Child labor in Latin America is a big problem. There are an estimated 250 million child workers between the ages of 5 and 14 years old. Eighteen million of those child laborers are between the ages of 10 and 14. Out of all of the children in Latin America, an estimated 26% are forced to work. Children there often work long hours. Many work in agriculture. They often harvest and cultivate coffee. Some harvest bananas, sugar cane, sisal, tobacco, oranges, and other fruits and vegetables. Child labor is problem that continues to grow.
In Colombia, an estimated 2.5 million children are forced to work to support their families. Only 60% of all the children in Colombia leave school with a primary school diploma. On average, child laborers work six to seven hours a day. Each day, they work about nine hours. Their wages are pitifully low and most of them receive no health or unemployment benefits.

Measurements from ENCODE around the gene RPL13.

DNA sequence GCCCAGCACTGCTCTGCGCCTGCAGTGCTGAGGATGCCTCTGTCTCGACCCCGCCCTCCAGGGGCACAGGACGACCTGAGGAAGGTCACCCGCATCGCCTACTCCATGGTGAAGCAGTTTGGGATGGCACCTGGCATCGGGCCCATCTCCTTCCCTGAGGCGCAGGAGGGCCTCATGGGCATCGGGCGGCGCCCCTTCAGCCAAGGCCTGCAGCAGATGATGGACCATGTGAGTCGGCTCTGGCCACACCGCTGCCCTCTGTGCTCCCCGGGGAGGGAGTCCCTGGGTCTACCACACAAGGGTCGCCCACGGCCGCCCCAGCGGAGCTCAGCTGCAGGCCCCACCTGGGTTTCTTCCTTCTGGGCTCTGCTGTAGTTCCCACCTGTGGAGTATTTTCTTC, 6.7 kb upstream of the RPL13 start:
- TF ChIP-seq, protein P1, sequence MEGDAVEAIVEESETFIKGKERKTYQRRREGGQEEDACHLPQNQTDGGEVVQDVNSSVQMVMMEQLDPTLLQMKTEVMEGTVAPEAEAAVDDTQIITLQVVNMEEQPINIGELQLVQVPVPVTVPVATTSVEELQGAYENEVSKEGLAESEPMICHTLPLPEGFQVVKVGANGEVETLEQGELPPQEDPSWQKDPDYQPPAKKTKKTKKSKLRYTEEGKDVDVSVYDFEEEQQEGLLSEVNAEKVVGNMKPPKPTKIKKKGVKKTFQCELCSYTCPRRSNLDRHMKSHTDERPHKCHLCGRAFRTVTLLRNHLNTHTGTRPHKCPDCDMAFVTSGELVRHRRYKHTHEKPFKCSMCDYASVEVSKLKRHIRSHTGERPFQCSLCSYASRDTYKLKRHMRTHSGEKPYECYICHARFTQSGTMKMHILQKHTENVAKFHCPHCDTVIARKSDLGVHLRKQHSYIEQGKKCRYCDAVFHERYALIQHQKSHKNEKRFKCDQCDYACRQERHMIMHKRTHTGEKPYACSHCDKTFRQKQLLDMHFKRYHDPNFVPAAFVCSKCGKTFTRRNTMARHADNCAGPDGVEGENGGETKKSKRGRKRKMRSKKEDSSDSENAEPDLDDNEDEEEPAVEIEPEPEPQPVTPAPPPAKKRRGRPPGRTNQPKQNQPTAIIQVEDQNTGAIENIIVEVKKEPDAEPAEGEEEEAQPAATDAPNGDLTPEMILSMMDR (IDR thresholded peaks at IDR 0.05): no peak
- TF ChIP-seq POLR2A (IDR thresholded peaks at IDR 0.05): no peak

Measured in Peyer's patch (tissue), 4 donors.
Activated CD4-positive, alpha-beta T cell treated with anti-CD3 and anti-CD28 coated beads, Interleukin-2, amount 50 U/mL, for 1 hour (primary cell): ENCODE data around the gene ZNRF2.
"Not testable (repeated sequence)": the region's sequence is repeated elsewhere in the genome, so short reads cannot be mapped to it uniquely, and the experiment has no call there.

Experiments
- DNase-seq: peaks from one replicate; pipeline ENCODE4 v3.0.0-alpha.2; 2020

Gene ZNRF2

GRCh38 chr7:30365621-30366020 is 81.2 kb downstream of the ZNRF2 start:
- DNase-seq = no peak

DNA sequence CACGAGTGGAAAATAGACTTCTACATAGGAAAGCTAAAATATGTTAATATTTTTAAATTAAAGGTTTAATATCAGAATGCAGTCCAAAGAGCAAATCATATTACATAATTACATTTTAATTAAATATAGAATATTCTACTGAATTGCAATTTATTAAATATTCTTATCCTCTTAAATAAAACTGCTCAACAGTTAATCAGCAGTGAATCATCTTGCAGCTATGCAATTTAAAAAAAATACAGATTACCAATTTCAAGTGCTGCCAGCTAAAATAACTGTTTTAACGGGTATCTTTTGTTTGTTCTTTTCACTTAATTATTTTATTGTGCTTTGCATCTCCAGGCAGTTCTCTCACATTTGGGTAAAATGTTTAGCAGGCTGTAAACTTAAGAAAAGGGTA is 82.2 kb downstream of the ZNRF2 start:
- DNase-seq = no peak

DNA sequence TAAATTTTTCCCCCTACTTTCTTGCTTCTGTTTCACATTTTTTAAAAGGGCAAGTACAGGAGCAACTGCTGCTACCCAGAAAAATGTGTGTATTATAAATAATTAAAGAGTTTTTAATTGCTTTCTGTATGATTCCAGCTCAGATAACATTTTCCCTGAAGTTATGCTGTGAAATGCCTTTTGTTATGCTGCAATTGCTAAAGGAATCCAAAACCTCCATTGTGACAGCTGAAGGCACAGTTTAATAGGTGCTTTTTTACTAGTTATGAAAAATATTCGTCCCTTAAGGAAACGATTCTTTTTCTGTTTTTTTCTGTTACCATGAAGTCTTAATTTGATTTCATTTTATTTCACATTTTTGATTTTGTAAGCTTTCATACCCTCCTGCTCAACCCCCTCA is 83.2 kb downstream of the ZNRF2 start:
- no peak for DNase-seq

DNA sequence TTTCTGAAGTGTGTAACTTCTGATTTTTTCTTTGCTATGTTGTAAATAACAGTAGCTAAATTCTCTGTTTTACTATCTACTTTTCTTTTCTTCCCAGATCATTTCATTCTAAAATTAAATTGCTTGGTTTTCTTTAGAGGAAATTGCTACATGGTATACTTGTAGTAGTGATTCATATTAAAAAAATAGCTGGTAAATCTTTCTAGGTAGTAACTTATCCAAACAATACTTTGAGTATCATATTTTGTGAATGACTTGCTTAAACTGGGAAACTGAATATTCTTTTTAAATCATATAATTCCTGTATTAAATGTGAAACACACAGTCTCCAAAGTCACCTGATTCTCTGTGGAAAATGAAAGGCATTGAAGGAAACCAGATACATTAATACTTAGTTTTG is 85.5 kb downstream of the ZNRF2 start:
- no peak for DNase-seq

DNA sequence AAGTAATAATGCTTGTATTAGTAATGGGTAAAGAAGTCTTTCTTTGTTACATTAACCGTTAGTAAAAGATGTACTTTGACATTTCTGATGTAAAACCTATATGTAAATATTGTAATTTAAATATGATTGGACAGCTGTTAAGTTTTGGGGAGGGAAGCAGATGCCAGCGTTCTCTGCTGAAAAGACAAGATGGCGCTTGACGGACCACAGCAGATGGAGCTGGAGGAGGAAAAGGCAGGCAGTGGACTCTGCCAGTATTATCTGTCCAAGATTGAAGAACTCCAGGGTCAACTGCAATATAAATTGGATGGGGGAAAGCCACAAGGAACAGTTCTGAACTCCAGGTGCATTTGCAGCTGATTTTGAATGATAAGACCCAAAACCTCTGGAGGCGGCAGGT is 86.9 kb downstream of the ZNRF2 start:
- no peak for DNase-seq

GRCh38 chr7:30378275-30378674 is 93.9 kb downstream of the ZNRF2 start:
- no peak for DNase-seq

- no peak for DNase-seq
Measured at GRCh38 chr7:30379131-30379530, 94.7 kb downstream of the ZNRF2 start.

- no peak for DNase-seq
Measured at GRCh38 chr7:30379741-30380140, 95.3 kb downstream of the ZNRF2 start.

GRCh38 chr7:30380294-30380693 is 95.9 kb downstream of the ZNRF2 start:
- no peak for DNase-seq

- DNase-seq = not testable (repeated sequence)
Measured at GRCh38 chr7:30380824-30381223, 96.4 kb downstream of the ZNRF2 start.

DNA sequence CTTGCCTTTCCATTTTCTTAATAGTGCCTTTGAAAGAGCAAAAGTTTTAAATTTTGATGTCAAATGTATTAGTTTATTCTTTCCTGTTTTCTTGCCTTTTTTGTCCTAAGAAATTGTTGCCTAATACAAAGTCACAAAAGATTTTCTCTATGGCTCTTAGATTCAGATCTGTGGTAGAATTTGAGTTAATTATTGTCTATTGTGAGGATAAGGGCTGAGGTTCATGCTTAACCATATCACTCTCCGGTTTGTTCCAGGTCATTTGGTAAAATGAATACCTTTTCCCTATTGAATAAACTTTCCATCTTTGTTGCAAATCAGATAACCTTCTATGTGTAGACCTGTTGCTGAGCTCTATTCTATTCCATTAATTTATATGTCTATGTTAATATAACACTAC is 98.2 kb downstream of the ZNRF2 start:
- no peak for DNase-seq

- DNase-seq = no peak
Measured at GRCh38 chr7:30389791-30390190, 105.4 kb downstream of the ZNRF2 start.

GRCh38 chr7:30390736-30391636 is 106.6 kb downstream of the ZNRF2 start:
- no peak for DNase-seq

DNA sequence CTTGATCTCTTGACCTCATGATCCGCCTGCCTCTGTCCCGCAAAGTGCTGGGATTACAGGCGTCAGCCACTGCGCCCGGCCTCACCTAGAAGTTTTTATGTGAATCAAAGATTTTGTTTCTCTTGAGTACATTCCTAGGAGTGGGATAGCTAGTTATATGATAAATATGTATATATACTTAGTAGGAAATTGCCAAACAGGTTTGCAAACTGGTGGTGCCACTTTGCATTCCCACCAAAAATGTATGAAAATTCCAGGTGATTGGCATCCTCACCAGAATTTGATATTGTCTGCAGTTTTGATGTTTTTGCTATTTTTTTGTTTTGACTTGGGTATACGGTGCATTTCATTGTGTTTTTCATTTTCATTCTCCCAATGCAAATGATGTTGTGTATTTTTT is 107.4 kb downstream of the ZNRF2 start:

Five thousand children between the ages of 6 and 14 were found in secret and illegal workshops in the capital region of Guatemala. They were making fireworks and other explosives. Their work was exposing them to toxic, flammable, and explosive materials. The workshop was also lacking hygiene and safety measures. Nine children have died from being injured while working in the industry. Four children survived their injuries. It is suspected that there are hundreds of sweatshops in the capital region of Guatemala.
This is a photo of a boy harvesting sugar. Learn more about what child laborers do at this page.